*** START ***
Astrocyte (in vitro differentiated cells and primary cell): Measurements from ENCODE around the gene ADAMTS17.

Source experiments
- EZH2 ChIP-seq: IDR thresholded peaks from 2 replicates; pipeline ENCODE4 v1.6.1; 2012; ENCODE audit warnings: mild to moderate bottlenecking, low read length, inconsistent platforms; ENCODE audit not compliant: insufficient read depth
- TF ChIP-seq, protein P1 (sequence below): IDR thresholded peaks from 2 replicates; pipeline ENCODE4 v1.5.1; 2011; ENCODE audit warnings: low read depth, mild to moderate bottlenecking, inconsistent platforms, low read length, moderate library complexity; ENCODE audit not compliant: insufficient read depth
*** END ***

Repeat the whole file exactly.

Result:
Astrocyte (in vitro differentiated cells and primary cell): Measurements from ENCODE around the gene ADAMTS17.

Source experiments
- EZH2 ChIP-seq: IDR thresholded peaks from 2 replicates; pipeline ENCODE4 v1.6.1; 2012; ENCODE audit warnings: mild to moderate bottlenecking, low read length, inconsistent platforms; ENCODE audit not compliant: insufficient read depth
- TF ChIP-seq, protein P1 (sequence below): IDR thresholded peaks from 2 replicates; pipeline ENCODE4 v1.5.1; 2011; ENCODE audit warnings: low read depth, mild to moderate bottlenecking, inconsistent platforms, low read length, moderate library complexity; ENCODE audit not compliant: insufficient read depth